Have a great week and enjoy your tea!

“With mirth and laughter let old wrinkles come.”  ~William Shakespeare

Saturday Morning Tea

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Happy first day of August to you!

It’s a perfect day to celebrate the start of the arrival of the 2009 Assams.

This morning I am sipping a cup of black tea, an Assam from the Halmari estate in northeastern India. The dry leaf is quite dark with a sprinkling of golden leaf tips. A beautiful, earthy variegation.

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I steeped the leaf for 4 minutes in boiling hot (212 degree F) water. The malty aroma is rich and dark.

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Although you can drink an Assam tea at any time of the day, as you prefer, they are best known as a breakfast tea because of their hearty flavor which goes wonderfully with milk and sweetener. I wrote about another Assam tea here.

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The steeped tea liquor’s gorgeous russet color speaks of harvest times and crisper fall days ahead.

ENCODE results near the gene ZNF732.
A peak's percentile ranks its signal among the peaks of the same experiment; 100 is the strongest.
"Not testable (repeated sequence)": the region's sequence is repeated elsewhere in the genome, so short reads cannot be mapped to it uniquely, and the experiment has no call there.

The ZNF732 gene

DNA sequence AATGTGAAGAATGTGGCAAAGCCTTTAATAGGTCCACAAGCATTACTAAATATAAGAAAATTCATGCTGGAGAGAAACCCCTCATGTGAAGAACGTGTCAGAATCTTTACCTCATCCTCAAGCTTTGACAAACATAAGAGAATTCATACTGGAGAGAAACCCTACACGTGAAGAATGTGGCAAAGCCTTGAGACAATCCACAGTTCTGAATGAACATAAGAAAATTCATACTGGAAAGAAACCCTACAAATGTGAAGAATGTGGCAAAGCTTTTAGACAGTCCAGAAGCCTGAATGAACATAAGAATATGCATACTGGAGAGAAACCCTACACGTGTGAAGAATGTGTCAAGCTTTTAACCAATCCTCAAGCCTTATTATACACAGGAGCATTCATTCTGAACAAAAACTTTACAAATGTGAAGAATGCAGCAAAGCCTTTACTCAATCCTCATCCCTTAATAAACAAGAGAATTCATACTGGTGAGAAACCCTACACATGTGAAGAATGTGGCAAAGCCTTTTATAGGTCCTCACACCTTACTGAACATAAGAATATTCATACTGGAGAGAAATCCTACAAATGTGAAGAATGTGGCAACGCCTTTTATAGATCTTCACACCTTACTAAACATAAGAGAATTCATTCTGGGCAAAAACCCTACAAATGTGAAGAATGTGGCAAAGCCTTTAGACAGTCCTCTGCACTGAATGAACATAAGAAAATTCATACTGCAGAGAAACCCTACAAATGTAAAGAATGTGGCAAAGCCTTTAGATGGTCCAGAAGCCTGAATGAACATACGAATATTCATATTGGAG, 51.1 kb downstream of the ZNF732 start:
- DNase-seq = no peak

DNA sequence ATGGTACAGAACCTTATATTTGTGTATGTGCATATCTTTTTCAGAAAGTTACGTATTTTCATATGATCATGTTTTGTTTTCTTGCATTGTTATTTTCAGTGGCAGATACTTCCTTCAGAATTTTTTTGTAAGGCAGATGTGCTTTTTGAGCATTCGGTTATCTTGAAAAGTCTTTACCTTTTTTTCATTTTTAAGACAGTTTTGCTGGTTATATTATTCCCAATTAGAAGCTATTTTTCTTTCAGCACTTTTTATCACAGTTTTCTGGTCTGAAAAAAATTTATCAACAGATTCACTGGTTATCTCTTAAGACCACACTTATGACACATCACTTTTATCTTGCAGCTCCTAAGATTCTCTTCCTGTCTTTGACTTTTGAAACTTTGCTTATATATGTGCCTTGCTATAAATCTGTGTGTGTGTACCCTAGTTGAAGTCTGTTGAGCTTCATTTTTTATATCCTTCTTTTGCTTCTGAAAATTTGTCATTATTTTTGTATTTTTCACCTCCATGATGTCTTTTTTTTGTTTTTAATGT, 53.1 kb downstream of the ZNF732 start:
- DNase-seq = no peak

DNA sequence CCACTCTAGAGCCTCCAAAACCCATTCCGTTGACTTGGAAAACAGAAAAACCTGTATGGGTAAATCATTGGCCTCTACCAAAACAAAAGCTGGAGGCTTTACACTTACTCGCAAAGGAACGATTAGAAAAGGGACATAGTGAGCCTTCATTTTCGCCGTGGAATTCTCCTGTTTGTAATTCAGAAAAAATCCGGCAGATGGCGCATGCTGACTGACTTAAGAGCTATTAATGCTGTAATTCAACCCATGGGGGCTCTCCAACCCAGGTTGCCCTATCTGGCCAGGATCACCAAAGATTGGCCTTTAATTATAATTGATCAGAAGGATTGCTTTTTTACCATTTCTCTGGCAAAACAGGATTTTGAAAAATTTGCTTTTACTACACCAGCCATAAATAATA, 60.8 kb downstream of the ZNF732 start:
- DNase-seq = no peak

The flavor of this tea is quite brisk and lively with notes of malt and a hint of bitter chocolate. As with most Assams, the astringency dries out my throat. Even though there have been reports that adding milk to tea reduces its health benefits, I am more interested in its taste so I will add a dollop of milk to my cup later to smooth out that astringency.

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My DIL and granddaughter arrived this week for a visit from their home in New Mexico. We spent a wonderful day together yesterday enjoying each other’s company. At 9 months old, Ella is a delight! She’s constantly on the move, crawling, standing, exploring, laughing. I forgot how active a baby at that age can be! I was in heaven just being in her company and seeing the world through her eyes, so new and fresh and amazing. Even though she was sitting on the floor surrounded by colorful toys, her favorite thing to do was to crawl over to her car seat and play with its fascinating buckle. I am looking forward to my next visit tomorrow.

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“Seek the wisdom of the ages,

but look at the world through the eyes of a child.”

~Ron Wild